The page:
So… if HB983 is damaging to commercial fishermen and coastal communities, takes food right off your plate, and won’t do anything to help the wee fishies, then how did this terrific piece of legislation get to the NC House of Representatives?

That brings us back to the CCA.

According to David, the CCA has destroyed the commercial fin fish harvest in Texas and managed to pass a net ban in Florida. North Carolina, he said, is the last state with any gill-net inshore fishing.

“The CCA has budgets, lawyers, and paid consultants,” David said. “The recreational fishermen have big lobbying groups, but we’re just guys missing work to go meetings and go to Raleigh. We’re fruit from a low branch – politically we’re weakest.” 

Commercial fisheries are “heavily managed to maintain a sustainable harvest,” David said.

Everything a commercial fishermen brings to the dock is counted and weighed. A commercial license requires a fisherman or woman to sell only to a licensed dealer, who turns in reports about every fish.

Recreational fishing only requires occasional reporting. Gamefish statistics are mostly gathered through surveys, by mail or phone. North Carolina’s recreational surveys are considered some of the most accurate in the country.

“What the they're landing is just estimates,” David said. “Commercial watermen support conservation efforts. We don’t want to destroy the resource we depend upon.”

The CCA claims that these three species are just a small percentage of the commercial catch.

But David explains that it’s a matter of how you group the fish.

“The numbers they use add shrimp and crab to the total catch,” he said. “That distorts the value of these fish to inshore fishermen here on Ocracoke, up in Hatteras, down in Cedar Island. These fish are a large percentage of fin fish catches.” 

So lumping shellfish and fin fish together is one way the CCA distorts the importance of these species to local net fishermen.

David says the way the CCA represents the economic impact of sportfishing is also misleading.

“To come up with the revenue recreational fishing brings, they add all the extras to the slate – hotel rooms, gas, tackle shop sales. For the commercial value, they only count the price of the fish at the dock. But we have economic multipliers that are getting overlooked. We spend money on motors, tackle, commercial fishing supplies, nets, taxes,” David said. “These are small communities and we are interdependent on each other. We spend our money locally. These are real jobs, right now, and the income is being recycled back into the community even in the off-season when the tourists aren’t here.”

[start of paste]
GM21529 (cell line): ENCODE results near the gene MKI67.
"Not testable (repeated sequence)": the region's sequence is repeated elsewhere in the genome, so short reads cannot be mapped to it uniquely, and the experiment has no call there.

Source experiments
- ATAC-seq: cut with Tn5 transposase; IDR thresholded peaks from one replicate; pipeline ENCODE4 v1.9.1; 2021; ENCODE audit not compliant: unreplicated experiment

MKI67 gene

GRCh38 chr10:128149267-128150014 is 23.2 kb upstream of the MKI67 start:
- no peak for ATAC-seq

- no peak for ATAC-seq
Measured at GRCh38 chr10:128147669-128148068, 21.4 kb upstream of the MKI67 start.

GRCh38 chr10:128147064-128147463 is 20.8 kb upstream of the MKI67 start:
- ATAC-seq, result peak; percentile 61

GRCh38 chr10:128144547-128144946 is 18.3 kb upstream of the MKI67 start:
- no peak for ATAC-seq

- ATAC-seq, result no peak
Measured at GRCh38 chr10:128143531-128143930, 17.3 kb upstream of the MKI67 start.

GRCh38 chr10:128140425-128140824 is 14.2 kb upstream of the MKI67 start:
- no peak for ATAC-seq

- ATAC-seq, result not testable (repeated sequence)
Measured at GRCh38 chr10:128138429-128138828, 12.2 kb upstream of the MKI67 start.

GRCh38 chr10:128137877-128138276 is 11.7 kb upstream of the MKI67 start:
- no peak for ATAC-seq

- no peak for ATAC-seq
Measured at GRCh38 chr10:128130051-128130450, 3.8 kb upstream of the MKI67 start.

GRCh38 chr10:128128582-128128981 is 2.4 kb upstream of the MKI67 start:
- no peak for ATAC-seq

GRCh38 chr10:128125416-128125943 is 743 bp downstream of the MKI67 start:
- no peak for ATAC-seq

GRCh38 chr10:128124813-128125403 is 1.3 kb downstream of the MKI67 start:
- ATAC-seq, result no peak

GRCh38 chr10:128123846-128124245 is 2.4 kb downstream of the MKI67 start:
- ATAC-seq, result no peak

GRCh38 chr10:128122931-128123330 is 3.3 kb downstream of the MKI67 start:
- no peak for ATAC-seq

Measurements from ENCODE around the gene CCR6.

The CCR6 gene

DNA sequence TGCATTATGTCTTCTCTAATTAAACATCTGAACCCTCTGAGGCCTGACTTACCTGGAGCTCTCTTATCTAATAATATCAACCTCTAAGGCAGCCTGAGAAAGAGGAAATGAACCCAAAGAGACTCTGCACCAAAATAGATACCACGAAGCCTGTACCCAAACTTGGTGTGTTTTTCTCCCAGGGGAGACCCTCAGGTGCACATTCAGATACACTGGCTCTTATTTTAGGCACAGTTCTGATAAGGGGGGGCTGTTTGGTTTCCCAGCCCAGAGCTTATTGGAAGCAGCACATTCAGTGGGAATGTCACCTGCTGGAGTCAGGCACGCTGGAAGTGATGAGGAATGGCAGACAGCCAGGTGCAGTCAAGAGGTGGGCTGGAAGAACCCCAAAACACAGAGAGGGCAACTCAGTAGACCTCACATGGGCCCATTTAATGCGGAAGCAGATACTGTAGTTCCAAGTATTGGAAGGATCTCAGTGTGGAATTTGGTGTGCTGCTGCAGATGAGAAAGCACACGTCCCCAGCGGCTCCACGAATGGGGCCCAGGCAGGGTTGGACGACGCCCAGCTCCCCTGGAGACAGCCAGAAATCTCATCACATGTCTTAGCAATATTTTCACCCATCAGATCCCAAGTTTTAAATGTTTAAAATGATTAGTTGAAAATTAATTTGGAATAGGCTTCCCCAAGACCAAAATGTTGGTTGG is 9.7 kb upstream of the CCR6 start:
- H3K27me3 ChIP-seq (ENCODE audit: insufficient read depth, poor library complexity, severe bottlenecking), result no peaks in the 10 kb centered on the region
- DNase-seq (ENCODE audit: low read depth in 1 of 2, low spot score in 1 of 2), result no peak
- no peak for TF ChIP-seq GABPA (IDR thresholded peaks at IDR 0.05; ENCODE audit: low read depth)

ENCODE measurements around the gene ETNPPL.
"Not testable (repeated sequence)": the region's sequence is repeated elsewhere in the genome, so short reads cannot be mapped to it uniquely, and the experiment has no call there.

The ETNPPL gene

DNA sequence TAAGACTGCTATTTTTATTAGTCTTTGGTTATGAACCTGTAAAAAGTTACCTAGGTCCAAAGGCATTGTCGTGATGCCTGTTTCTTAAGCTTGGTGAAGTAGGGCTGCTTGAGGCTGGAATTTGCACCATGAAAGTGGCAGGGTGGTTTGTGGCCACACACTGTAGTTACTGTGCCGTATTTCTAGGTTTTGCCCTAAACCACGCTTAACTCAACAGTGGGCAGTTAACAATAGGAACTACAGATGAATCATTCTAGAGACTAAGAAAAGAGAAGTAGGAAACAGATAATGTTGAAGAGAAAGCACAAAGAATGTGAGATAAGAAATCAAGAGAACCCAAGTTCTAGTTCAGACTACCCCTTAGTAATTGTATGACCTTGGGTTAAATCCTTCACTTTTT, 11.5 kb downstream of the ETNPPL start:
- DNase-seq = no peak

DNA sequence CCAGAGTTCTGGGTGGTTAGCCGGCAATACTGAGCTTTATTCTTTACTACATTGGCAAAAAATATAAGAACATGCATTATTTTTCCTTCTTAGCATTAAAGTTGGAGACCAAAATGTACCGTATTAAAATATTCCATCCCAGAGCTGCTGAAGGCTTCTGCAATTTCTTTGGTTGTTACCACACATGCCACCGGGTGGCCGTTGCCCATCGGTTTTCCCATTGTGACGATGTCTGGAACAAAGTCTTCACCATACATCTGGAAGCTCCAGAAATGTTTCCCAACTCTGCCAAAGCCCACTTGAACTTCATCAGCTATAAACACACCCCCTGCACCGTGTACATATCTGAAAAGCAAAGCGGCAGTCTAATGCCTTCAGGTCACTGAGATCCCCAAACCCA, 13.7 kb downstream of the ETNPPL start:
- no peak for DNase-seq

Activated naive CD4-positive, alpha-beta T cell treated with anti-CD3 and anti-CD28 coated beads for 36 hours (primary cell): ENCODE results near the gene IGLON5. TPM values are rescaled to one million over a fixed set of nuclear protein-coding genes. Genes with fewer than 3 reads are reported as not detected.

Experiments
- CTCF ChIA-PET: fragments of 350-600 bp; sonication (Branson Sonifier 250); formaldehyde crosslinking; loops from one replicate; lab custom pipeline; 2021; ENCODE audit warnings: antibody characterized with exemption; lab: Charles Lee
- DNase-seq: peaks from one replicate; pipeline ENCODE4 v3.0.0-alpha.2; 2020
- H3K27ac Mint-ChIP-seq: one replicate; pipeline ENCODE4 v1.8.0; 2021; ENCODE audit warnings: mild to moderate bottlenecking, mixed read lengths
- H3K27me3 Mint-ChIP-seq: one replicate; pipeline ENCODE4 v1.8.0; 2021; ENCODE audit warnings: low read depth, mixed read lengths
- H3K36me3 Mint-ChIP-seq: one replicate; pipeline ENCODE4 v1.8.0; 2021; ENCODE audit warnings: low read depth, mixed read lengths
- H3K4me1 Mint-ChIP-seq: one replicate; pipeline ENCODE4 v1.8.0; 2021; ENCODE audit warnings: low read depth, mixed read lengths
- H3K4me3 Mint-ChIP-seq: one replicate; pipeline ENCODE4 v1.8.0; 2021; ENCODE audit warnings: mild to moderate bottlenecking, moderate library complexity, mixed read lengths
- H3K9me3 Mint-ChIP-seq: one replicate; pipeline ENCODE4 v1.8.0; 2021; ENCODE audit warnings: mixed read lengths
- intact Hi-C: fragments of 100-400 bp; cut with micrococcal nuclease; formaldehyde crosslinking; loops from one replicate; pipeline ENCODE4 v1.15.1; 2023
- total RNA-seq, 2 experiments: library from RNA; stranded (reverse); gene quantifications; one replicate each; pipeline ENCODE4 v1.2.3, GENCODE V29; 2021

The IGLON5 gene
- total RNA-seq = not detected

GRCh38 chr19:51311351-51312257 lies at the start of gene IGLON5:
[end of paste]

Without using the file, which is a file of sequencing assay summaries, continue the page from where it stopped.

Hardy says that the CCA has put arbitrary prices on these fish which are “unfounded.”

“In other states where they’ve gotten gamefish status, it hasn’t proven to bring in more money and there’s not more fish,” he said. 

Steve Ammons, director of NC’s chapter of CCA, thinks gamefish status will in fact bring more tourist dollars to the state.

He says getting this bill introduced has been a long process.

“We’ve put 4 or 5 years into this,” he said. “When we started a long time ago, we were just asking for red drum and we got denied. Then we asked for the other two fish, too.”

Last year’s attempt failed, so this year they tried again by including the gamefish designation with other funding in the same bill. 

“We took ocean striped bass off to make a compromise, and we added funding for dredging and funding for the flounder fishery as a compromise, too,” Steve said.  “What has escaped everyone is that the CCA has made compromises to make it a fair deal for everyone. This is not a gamefish bill only.”

Besides, he added, “these fish are less than than 1% of NC commercial fishermen’s total income, and we’ve got the facts to prove this and the figures on commercial landings in 2011.”

Why then, if it’s not a major, targeted catch for most fishermen, does it matter if they catch them, too? Why bother to make them gamefish?

“Because it will take the price tag off of these three fish,” he explained. “And they will explode in population. There would be so many more of them, and more people would seek these fish and come to North Carolina, bringing tourism to the state. These fish are worth more as hook-and-line fish than they are as a commercial fishery.” 

Ammons believes that the population of, say, red drum would increase if only the commercial guys would leave them alone, while at the same time he says that red drum is such a small part of the commercial catch that it shouldn’t matter to the fishermen to lose them.

His logic was lost on me, though Ammons had many more facts and figures to back up his claims.

“Recreational fishermen caught 174 thousand pounds of these fish in 2011; commercial fishermen caught 431 thousand pounds,” he said. He understands that the commercial guys will still catch some of these fish in their nets. They just won’t be able to keep them.